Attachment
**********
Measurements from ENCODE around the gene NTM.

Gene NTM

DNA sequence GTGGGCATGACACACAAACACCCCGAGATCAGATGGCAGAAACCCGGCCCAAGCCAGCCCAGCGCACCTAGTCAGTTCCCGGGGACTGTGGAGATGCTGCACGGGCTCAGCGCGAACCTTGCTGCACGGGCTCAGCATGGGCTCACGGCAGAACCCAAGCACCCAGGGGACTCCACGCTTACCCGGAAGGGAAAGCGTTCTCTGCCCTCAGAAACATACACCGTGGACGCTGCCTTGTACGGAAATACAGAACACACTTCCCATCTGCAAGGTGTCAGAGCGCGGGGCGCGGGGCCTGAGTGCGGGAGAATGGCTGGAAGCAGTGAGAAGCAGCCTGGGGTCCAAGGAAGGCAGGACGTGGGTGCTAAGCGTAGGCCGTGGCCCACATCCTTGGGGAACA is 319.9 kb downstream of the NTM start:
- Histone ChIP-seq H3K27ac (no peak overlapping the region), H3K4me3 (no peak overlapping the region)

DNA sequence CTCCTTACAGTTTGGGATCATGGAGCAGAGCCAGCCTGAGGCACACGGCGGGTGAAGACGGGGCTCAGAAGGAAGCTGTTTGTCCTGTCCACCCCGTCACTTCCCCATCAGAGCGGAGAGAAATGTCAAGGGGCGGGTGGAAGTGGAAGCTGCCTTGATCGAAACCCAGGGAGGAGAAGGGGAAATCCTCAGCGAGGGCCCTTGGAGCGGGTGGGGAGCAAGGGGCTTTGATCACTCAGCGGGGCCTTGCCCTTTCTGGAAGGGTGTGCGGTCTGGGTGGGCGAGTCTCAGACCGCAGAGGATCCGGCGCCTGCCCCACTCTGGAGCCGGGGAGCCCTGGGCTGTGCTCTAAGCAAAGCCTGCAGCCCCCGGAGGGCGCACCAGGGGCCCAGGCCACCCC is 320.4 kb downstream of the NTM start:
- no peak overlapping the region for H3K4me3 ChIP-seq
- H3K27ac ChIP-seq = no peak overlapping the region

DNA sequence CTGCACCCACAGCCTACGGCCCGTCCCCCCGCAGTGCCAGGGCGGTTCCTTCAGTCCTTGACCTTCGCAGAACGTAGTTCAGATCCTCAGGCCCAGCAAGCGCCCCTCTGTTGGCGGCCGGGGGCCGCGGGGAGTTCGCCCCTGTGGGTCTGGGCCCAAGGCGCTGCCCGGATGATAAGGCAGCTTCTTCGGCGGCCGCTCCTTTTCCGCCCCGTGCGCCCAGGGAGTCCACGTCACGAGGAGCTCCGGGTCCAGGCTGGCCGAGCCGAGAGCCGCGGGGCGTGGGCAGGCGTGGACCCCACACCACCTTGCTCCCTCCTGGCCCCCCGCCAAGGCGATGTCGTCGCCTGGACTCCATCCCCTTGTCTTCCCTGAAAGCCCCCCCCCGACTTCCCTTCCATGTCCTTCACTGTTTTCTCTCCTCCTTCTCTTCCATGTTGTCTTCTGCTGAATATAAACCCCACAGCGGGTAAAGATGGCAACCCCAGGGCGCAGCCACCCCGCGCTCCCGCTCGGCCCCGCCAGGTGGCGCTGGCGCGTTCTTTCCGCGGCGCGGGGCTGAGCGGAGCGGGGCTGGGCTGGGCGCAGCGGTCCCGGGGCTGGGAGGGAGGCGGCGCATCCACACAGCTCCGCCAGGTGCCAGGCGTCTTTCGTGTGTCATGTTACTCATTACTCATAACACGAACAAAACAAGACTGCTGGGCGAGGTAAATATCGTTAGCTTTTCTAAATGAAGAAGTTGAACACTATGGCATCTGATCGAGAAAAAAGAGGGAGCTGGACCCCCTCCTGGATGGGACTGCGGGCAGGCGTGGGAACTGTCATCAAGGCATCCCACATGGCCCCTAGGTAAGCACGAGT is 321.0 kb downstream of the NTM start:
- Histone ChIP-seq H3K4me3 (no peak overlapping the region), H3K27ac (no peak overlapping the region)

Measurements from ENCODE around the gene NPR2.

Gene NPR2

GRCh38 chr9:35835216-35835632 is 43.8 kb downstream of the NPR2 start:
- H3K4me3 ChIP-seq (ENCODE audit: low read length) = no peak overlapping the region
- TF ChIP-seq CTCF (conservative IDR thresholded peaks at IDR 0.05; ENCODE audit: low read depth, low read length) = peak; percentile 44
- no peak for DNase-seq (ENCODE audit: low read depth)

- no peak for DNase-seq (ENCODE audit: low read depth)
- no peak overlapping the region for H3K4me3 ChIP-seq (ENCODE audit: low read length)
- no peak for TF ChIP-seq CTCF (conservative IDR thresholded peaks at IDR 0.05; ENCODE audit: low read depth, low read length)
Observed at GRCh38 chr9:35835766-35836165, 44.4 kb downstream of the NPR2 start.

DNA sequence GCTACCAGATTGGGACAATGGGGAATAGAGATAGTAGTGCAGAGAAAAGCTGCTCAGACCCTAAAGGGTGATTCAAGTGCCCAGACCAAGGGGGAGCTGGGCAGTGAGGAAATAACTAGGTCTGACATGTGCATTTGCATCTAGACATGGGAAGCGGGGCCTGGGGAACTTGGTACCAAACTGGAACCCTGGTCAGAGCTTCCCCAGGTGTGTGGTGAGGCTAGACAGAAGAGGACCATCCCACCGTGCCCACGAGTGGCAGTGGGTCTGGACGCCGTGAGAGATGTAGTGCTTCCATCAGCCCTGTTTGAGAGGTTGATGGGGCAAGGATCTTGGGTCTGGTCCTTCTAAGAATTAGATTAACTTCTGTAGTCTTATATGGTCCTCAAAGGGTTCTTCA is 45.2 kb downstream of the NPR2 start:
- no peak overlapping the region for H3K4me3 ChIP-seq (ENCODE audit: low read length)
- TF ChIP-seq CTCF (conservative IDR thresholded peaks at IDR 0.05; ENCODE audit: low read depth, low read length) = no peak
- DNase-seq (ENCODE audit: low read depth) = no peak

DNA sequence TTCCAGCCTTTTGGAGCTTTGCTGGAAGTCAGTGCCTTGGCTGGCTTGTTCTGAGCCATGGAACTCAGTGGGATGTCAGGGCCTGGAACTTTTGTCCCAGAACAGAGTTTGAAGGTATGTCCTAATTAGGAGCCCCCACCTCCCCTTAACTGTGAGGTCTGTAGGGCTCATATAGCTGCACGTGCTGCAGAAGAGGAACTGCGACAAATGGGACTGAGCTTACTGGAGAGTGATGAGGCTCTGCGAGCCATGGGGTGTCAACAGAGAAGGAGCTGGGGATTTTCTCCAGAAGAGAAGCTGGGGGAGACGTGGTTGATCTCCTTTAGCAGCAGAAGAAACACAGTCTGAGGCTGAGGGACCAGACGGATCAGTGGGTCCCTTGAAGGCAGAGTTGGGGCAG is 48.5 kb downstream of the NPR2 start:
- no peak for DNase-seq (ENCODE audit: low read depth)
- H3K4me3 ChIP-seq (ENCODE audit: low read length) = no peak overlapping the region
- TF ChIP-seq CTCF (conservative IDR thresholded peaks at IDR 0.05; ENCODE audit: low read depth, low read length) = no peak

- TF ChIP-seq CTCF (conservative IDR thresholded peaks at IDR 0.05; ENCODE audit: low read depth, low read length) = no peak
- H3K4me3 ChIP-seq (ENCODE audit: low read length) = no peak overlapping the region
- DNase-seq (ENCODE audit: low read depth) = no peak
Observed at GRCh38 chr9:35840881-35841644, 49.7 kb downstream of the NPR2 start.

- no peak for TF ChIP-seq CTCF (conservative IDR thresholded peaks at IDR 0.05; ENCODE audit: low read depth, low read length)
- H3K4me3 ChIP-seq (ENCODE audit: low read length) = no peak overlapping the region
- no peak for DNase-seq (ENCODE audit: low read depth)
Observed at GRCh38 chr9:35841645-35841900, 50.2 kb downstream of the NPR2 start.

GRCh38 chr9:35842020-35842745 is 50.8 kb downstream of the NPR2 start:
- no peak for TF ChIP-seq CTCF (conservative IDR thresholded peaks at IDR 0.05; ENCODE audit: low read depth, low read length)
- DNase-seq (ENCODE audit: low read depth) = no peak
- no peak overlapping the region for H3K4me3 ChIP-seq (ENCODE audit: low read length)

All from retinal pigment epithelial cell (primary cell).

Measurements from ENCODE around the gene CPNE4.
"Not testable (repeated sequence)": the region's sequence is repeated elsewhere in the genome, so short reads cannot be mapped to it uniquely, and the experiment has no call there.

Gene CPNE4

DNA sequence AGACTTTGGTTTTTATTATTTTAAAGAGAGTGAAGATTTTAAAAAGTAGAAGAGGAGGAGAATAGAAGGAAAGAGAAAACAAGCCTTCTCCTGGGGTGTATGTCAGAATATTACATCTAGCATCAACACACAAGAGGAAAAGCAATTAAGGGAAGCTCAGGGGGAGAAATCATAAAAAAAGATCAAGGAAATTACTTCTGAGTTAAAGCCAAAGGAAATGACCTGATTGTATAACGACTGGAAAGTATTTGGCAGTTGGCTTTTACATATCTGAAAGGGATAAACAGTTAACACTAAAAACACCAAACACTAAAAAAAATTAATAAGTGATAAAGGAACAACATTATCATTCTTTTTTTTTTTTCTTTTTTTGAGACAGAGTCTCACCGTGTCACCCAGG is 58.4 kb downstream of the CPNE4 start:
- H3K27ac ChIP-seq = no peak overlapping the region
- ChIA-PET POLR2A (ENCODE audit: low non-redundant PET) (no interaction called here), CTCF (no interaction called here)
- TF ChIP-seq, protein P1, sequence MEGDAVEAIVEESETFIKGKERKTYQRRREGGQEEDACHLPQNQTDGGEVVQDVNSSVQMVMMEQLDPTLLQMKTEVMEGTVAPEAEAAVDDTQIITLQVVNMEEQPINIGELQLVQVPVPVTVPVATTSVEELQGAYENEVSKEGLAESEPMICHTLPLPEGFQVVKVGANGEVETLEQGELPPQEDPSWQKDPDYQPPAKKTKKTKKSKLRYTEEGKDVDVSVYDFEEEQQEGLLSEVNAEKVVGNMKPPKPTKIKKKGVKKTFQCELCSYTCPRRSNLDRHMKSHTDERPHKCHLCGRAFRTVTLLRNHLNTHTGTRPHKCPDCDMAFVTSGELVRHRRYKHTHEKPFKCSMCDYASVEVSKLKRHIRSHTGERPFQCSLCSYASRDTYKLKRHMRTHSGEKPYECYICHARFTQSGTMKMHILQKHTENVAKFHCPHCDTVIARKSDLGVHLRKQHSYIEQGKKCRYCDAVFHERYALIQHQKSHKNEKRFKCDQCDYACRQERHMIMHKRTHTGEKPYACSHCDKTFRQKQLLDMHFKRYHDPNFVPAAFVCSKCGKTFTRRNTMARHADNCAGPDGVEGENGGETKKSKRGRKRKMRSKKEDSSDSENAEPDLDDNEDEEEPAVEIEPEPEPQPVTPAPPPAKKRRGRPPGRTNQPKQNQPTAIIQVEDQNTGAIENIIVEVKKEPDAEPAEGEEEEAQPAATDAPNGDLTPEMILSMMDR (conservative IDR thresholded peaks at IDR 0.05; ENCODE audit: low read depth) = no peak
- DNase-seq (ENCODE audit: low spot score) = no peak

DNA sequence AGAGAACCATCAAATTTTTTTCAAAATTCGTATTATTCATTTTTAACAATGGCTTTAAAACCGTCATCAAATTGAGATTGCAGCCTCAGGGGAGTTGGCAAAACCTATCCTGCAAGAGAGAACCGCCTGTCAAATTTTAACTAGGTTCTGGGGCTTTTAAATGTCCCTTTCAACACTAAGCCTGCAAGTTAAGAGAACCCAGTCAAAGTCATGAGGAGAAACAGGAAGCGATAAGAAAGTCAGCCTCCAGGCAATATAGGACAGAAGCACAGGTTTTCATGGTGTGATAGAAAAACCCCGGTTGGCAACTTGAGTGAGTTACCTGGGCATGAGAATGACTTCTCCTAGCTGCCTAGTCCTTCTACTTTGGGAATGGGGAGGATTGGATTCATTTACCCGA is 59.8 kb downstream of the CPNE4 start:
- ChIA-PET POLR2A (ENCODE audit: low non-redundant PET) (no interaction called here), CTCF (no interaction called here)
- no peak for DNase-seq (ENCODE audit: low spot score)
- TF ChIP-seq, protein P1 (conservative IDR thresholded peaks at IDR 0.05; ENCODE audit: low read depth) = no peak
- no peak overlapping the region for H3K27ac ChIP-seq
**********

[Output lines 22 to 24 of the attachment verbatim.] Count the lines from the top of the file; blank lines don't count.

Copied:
- TF ChIP-seq CTCF (conservative IDR thresholded peaks at IDR 0.05; ENCODE audit: low read depth, low read length) = no peak
- DNase-seq (ENCODE audit: low read depth) = no peak

DNA sequence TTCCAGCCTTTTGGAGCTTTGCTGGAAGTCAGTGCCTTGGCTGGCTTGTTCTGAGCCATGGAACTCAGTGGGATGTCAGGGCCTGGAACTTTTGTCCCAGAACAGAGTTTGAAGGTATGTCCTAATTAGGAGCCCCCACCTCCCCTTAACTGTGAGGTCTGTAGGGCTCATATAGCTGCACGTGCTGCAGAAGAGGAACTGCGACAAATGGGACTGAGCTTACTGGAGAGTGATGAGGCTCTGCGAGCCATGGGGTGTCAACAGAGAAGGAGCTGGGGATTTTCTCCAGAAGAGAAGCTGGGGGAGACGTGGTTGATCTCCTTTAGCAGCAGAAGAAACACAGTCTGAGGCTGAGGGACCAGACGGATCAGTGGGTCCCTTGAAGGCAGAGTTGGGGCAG is 48.5 kb downstream of the NPR2 start: